Determination of residual strategy gaps against your projected environment

Research is as relevant to your discussion as it is to your strategy. Sounds simple, until you think about how many times you have sat in a room going through pages and pages of research that you can’t correlate back to any kind of decision that will impact your business. In those cases, we know that we are either missing something obvious or the research function has not integrated their deliverable outputs to the business. Strategy and research need to become the two inseparable twins that enable each other and feed each others success.

Let’s not forget about the often ignored triplet, risk management. The function of risk management is inherent in the analysis of the business environment, projected business environment and strategy management process. It’s all one conversation, these things cannot function effectively on their own. Once you have created a perspective across your major focus areas (and possibly a macro focus area) around the business environment factors supporting and resisting your success, these factors need to be projected into a set of assumptions about where these factors are moving. This is a highly useful form of risk management, which needs to be partnered with other dimensions of an overall program but is a key integration point with research and planning.

The point of this discussion is to identify an opportunity often missed:

There are lots of great discussions on the road to this point, however once you are here – don’t forget to determine the residual strategy gap between the existing mitigating initiatives and core strategies and the projected future environment. Risk is not only created through the external forces of a business environment or the creation of corporate strategy, but ignoring implementation risks as your organization creates assumptions about the future environment. This is a perfect opportunity to eliminate those implementation risks as this new information becomes available.

Just another opportunity to stay ahead of the curve.

Balancing the art and the science of metric analysis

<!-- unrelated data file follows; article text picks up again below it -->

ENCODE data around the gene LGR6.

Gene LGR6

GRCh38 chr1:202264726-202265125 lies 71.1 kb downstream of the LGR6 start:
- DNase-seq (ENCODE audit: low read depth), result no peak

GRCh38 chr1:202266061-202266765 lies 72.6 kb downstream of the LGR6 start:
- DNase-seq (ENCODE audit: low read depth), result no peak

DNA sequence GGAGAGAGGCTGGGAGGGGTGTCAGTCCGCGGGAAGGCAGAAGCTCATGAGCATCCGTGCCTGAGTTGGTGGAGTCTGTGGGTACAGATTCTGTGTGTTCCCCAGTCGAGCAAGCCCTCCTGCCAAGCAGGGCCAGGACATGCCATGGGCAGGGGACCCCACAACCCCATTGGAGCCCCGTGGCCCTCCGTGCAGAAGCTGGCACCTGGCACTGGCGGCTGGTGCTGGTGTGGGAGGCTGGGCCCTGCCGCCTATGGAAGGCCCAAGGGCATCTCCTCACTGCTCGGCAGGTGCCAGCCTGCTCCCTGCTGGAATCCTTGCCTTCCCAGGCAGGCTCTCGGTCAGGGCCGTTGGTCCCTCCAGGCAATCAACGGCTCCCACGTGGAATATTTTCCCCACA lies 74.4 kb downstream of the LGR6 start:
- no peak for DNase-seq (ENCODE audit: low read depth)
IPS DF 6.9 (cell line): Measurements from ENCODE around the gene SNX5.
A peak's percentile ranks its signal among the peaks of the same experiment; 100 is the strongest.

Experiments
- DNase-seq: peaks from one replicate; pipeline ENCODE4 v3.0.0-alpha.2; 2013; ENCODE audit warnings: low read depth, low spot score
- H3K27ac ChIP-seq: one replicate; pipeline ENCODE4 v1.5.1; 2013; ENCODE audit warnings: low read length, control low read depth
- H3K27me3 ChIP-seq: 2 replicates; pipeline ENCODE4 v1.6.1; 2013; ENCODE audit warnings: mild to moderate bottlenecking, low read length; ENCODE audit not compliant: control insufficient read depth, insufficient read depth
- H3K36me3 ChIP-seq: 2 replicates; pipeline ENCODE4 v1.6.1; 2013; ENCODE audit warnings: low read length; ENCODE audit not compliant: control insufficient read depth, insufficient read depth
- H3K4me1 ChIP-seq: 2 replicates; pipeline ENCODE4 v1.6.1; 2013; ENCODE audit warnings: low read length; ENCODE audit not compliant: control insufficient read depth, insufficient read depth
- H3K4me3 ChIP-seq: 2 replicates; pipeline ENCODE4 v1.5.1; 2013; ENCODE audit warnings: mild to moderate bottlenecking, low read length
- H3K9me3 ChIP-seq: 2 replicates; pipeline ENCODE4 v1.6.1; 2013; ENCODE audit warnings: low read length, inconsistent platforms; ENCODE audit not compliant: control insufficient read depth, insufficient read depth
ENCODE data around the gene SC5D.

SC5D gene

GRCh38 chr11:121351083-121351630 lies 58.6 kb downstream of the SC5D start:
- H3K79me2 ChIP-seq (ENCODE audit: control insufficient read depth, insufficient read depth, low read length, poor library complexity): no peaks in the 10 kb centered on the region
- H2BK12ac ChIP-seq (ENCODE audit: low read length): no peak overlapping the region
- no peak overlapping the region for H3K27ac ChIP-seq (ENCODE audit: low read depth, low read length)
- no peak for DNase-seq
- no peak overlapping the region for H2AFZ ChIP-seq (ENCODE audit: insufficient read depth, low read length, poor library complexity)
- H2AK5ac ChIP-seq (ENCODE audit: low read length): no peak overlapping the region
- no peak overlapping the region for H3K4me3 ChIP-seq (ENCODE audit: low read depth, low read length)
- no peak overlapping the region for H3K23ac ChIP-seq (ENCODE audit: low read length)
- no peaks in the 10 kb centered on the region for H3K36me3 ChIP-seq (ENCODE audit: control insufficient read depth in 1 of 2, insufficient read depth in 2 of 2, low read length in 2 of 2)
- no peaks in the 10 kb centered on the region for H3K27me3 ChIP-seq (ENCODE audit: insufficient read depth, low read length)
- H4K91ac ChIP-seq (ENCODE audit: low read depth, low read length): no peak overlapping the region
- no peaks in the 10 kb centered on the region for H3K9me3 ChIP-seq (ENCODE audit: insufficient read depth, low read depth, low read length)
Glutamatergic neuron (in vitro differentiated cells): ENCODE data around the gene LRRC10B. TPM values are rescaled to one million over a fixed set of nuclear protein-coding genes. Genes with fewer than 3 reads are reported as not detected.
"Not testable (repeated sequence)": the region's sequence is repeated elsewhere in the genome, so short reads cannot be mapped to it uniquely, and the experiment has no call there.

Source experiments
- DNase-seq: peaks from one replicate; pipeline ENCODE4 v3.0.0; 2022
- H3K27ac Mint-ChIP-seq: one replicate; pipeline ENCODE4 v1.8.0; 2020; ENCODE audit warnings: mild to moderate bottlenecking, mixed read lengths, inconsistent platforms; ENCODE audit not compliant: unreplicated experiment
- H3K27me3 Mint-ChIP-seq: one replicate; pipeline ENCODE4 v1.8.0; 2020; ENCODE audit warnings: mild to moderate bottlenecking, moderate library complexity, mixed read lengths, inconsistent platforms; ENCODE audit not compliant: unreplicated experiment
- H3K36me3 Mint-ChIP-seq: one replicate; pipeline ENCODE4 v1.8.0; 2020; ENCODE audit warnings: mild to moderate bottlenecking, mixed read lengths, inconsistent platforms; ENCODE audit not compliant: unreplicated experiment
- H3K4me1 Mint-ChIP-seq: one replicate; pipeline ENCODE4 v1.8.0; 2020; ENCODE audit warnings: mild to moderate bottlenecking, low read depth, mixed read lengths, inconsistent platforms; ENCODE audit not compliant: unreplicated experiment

There’s an art and a science to the management and analysis of measures. Some people seem most happy converting the mass of numbers into composite scores and overall indicators, while others seem to have no formula to their approach whatsoever. I believe the secret to this whole conundrum is to realize that there’s a trap in both extremes.

On one side of the coin, there’s using the scorecard to justify past and current performance and for the purpose of visibility. Further down this road, there’s taking the data and converting it into composite scores which can be used to determine variable comp pools and overall corporate performance categorization. This can be extremely useful as a tool, provided that the focus doesn’t boil down to your organization avoiding any depth of analysis as to what the data means. What factors are acting on the organization, internally and externally, both positive and negative that are supporting or resisting your ability to be successful?

It is entirely possible that your corporate performance in a specific measure could look stable, while the environmental factors have reversed. In the case where the external environment is supporting you and the internal is a challenge, and the factors completely reverse… you may not see a change in figures while a new risk could be growing unmitigated. Subject matter experts within the organization need to be engaged to analyze and share the environmental factors and potential impacts of the changing business environment on an ongoing basis.

The opposite trap is that not enough math is introduced to the overall system which limits the ability to integrate the results of your performance into other systems such as variable comp or performance management. There is a time and a place for analysis and summary. If your organization is having trouble getting into a good discussion of depth at your strategy review meetings, keep your math behind the scenes.

Finally, keep your corporate scorecard outcome based, with a focus on transformational measures. Measurement creates focus, which creates action.